Larry Gawel: The States Project: Nebraska
I first met Larry Gawel in 2006 when he saved my ass by shooting some slides and getting them processed quick enough for my graduate school application deadline. One aspect of Larry’s work that I find interesting is the relationship between his overall knowledge of the history of photography and the controlled photographic amnesia he implements when it comes to each one of his individual projects. Each project is very distinct from the other and is made with great respect for the materials that he chooses to use. Being able to shed one’s skin from project to project, without the existence of residual habits, is harder than it sounds and indicative of an artist with great discipline.
Larry Gawel is an Instructor of Photography and the Photography Program Coordinator at Metropolitan Community College in Omaha, Nebraska. He received a BFA from Edinboro University of Pennsylvania in 1991 and an MFA from the Pennsylvania State University in 1994, both with concentrations in photography. He was recently selected as an artist with the Lincoln Arts Council’s CSArt program, producing tintypes of the various plants and animals that he harvests from the land. In March 2008, he and his wife Dana Fritz, opened WorkSpace Gallery, a gallery exhibiting work by contemporary photographers who explore the photographic medium through notions of its past, present, and future. In 2012, he was elected to the office of Chairperson of the Society for Photographic Education’s Midwest Region.
The tintype process, invented in the 1850’s, forms a photographic image on a metal backing. Originally produced as an affordable and durable alternative to images on glass, variations of the tintype existed commercially until the early 20th century. In my recent series of work, Harvest, I’ve employed the tintype technique to document those objects that I harvest from the land for food. As a gardener, gatherer, hunter, and fisherman, my relationship with the land is personal and rewarding. I have supported local farmers, eaten local meat, and caught local fish, with the end result being both my camera and my table. By using a process invented in the 19th century, I alienate myself from a lot of the technologies associated with image making in the 21st. The result is a one-of-a-kind photographic object. Using a 19th century 9×12 cm. plate camera, or an early 20th century 5×7 inch view camera, I photograph these objects directly, expoloring both their shape and form to produce a tintype photograph. Additionally, I have started placing plants directly on the sensitized plates to take advantage of the lumen printing process, where plant matter and sunlight create a camera-less image within the emulsion. Both of these processes produce one-of-a-kind images that span history in both production and content.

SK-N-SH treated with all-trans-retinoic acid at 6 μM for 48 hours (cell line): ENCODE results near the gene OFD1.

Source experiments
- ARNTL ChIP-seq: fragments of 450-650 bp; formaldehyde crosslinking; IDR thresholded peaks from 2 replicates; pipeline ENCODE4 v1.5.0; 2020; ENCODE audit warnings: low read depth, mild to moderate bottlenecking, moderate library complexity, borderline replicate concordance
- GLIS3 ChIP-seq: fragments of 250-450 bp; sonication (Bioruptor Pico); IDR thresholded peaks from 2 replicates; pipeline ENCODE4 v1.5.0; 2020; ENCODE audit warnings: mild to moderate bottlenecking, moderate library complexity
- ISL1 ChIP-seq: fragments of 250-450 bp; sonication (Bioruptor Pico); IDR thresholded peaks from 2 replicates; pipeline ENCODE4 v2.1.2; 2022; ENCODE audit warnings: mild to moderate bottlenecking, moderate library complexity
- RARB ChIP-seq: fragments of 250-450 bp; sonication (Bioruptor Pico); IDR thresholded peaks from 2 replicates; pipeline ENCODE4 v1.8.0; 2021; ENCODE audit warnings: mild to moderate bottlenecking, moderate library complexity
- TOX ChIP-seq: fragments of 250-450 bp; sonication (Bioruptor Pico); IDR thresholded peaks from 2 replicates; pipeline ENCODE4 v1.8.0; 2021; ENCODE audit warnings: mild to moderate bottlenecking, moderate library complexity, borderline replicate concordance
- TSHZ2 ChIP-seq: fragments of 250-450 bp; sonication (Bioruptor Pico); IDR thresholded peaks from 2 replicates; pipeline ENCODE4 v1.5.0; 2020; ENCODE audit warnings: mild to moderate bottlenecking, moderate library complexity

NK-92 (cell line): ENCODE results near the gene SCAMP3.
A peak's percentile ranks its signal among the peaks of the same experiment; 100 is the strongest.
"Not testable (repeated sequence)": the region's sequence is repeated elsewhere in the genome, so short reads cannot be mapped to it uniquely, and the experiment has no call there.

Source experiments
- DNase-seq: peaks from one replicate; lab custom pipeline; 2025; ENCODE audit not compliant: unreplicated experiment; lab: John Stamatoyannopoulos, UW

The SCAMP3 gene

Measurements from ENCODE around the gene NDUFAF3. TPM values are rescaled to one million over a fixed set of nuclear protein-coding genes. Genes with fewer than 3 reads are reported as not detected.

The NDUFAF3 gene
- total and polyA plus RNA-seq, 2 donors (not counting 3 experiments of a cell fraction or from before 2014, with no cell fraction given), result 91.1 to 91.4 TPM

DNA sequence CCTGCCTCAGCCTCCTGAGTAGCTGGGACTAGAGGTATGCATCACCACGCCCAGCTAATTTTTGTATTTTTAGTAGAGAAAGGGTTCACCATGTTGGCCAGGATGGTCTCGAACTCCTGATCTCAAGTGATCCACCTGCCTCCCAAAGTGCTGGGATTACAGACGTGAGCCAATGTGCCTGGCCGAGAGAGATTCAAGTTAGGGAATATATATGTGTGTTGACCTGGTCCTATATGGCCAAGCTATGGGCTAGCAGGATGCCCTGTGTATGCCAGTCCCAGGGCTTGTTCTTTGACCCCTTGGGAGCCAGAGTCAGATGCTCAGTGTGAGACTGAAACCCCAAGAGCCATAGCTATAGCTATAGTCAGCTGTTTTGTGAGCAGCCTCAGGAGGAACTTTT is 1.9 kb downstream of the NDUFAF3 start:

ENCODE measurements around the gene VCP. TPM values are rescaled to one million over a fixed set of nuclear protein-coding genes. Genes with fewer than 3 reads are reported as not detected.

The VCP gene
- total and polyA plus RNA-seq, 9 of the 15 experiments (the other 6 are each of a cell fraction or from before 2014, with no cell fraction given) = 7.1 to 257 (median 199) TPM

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Rana Young: The States Project: NebraskaMarch 20th, 2016
Larry Gawel: The States Project: NebraskaMarch 19th, 2016
Walker Pickering: The States Project: NebraskaMarch 18th, 2016
Shelley Fuller: The States Project: NebraskaMarch 17th, 2016
Jonnie Andersen: The States Project: NebraskaMarch 16th, 2016